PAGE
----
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Land of winds > Traditions > Festival | Issue 03. Jan.-Feb.2011
By Edgardo Civallero | Sara Plaza

The Corazas Festival

The Corazas Fetsival
Old tradition says that the Corazas (or Coraza) Festival has its origins in San Rafael de la Laguna (Otavalo canton, Imbabura province). However it has been spreading progressively to neighbour communities and nowadays it also takes place in more distant towns such as Peguche, Cotacachi and Otavalo. Usually it is celebrated between the 19th and the 22nd of August (“major festival”) and at Easter time (“minor festival”), though in a number of places it is held at the end of December as well.
It is believed that in pre-Hispanic times it had a ritual or ceremonial purpose at both maize sowing and harvest time (thus, those two dates were considered as “minor” and “major” festival respectively), and would have been established to honour Andean deities such as Pachakamaq, Pachamama and, most of all, Illapa, the God of thunder and rain. Archaeologists have pointed out that it was just in August when the Uma Raymi was held. During this Inca ceremony llamas were sacrificed to honour Illapa and implore the rain god for a rainfall to irrigate the maize fields and guarantee the crops.
The arrival of the Catholic Church in the region had a large impact on this and many other native celebrations, changing their original meaning as both native and Catholic traditions got mingled with each other. Archaeologists Collier and Buitrón refer the legend of the parish priest of San Rafael, who commissioned a statue of St. Louis from the town of Ibarra and secretly buried it close to the walls of the church. A native man happened to pass that way and discovered the statue… precisely on St. Louis’ day, the 19th of August. Immediately afterwards, the sharp priest made a great song and dance about the “miracle” and managed to provide his parishioners with their own patron Saint. On the way, he turned the ceremonies held on those dates (honouring “pagan” deities such as Illapa and Pachamama) into a local patron Saint’s celebration organized under the patronage of St. Louis and St. Mary.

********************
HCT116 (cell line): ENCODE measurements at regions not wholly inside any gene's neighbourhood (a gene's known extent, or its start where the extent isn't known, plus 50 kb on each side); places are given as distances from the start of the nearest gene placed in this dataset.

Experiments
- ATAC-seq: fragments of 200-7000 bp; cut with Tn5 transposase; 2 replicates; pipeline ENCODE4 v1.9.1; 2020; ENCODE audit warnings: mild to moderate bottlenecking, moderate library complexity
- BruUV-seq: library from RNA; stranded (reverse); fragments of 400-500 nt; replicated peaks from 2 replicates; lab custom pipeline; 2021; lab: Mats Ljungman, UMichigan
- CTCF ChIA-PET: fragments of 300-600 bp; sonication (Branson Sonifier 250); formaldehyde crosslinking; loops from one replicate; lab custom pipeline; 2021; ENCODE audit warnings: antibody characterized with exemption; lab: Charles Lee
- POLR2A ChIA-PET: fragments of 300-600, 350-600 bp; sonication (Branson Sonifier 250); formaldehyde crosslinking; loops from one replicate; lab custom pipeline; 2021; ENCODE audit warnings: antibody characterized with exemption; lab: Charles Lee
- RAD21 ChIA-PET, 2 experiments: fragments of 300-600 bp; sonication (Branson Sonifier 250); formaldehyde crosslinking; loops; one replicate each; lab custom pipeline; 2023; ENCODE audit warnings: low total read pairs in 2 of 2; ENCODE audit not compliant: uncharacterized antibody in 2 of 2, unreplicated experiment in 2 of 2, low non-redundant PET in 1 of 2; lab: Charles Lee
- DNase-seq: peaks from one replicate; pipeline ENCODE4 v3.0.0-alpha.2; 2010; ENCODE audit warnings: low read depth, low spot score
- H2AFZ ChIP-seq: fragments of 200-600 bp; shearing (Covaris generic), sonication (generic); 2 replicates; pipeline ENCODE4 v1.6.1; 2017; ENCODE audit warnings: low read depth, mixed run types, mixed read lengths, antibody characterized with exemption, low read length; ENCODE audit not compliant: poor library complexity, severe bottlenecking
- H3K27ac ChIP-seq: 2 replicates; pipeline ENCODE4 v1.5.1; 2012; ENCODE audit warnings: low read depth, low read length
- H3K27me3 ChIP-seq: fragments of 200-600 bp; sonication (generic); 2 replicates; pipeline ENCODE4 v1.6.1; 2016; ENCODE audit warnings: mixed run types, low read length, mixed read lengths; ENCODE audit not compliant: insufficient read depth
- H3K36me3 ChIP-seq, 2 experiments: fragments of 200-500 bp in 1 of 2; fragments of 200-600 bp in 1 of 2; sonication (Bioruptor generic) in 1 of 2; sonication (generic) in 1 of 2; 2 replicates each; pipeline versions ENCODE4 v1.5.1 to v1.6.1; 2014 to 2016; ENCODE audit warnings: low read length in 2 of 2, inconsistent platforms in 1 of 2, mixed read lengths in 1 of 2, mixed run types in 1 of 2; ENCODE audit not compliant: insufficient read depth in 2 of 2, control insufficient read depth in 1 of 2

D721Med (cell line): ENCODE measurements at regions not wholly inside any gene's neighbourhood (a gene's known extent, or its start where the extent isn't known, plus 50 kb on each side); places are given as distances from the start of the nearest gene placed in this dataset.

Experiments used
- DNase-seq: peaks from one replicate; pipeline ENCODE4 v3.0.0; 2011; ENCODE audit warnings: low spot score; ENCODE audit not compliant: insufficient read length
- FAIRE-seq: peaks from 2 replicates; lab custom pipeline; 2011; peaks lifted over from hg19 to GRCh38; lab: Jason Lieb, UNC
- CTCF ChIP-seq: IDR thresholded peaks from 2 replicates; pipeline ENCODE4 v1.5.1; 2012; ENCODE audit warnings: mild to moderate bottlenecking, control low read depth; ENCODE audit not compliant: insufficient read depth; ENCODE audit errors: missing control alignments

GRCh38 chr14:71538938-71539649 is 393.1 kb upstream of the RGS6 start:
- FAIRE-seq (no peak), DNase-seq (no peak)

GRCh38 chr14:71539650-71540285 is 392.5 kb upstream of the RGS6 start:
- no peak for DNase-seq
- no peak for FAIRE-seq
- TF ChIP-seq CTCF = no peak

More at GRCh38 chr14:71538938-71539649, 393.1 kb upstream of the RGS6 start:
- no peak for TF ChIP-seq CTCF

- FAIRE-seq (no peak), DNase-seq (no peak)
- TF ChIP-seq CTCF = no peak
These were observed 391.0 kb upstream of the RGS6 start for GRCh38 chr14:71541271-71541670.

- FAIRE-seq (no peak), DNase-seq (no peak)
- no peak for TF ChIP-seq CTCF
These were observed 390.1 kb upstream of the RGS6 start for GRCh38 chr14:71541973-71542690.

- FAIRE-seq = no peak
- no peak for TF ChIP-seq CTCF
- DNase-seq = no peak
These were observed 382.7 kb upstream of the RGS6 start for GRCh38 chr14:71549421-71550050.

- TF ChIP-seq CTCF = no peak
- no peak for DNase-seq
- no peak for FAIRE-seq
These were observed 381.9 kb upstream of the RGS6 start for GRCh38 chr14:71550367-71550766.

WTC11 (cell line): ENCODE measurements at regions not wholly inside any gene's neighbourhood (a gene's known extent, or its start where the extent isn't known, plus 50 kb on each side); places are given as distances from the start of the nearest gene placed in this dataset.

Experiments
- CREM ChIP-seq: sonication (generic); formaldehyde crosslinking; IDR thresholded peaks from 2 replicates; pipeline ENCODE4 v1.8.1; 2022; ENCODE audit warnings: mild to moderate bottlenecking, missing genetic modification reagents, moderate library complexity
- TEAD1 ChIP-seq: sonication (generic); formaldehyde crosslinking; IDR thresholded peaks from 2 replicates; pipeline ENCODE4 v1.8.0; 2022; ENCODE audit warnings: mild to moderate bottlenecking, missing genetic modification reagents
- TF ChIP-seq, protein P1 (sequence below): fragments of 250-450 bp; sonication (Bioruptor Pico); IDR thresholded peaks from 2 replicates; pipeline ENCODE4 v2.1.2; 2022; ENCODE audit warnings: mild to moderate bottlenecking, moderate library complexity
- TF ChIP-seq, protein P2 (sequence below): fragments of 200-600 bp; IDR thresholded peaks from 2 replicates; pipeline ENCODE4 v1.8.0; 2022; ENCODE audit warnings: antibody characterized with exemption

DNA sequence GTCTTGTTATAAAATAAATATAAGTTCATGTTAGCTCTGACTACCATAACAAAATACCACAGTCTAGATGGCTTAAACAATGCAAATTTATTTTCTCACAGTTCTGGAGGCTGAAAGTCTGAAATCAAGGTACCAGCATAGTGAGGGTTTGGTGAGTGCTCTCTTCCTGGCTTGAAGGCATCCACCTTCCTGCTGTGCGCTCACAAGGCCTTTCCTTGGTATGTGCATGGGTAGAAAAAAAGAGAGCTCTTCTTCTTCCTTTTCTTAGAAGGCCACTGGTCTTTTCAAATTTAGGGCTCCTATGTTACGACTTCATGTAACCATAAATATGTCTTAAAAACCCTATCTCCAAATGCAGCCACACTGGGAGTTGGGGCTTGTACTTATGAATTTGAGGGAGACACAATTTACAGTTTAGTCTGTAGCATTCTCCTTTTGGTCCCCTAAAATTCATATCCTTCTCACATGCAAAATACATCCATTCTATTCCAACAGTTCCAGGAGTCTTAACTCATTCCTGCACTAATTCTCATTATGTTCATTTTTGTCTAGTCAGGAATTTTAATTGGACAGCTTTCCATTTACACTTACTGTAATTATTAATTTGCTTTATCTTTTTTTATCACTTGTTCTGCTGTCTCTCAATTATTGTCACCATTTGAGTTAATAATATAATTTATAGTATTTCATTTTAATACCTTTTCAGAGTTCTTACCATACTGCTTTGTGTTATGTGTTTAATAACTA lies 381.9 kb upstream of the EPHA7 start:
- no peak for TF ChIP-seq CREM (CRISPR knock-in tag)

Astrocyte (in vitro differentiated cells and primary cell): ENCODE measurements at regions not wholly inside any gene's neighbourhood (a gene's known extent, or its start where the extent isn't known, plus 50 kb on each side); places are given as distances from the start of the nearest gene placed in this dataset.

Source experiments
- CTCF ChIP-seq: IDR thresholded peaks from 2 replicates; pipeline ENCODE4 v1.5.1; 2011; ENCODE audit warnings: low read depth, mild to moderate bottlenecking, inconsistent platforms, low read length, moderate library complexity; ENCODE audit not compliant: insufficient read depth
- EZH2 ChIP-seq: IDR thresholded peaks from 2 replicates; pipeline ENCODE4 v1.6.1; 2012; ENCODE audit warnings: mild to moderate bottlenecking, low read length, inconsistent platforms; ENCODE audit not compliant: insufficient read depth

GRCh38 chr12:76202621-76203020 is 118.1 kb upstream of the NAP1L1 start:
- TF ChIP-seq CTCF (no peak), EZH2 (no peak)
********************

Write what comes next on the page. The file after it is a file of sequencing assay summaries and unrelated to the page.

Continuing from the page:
The festival’s name refers to its main character, the Coraza, a term that some anthropologists interpret as a deformation of the Quechua word kuraka, “cacique”. The person assuming the role of the Coraza becomes, during the time the festival lasts (usually, four days), king, guest master, host, soul, owner and patron of the community. Dressed in a very elegant and peculiar way to symbolize his state and wealth –something of a mix of Inca emperor and dashing colonial tycoon–, he presides over both the religious (in honour of St. Louis) and the profane acts, which include processions, mass celebrations, ritual fights, feasts, games, dances, drinks and fireworks. One of his main tasks will be to go horseback riding through the fields with an open umbrella in his hand. It is said that by doing so, the Coraza blesses the land and summon the rain (thus, the open umbrella is a very fortunate sign). He is always surrounded by the “ñaupadores”, “captains”, “yumbos” (assistants), “soldiers” and the “loa” (Spanish for “the one who praises”), all of them dancing in colourful robes and hidden behind strange masks, serving as his own personal entourage.
The music that accompanies dances during the Coraza Festival has sometimes been called “yumbo”. Actually, the “yumbo” is a rhythm of pre-Hispanic origins, native to eastern Ecuador (Amazon native communities) which can be heard at such celebrations as the Yumbada of Cotocollao (Quito) and it is performed with drum and pingullo (pinkillo). For its part, the Corazas distinct music is performed with pallas (single row panpipes) and tamboriles (tambours) and it is undeniably an Andean rhythm.
For a number of years, the Coraza takes part in the controversial Yamor festivities held in September in the town of Otavalo. At this celebration the main character is inexplicably identified with the last Inca king, Atahualpa.


Local festivities: The Coraza [es].
The Coraza, in Ballet Folklórico del Ecuador [es].

Picture 01.

Video 01. Ballet Folklórico Antorcha.
Video 01. “Coraza 2”, by Ñanda Mañachi.
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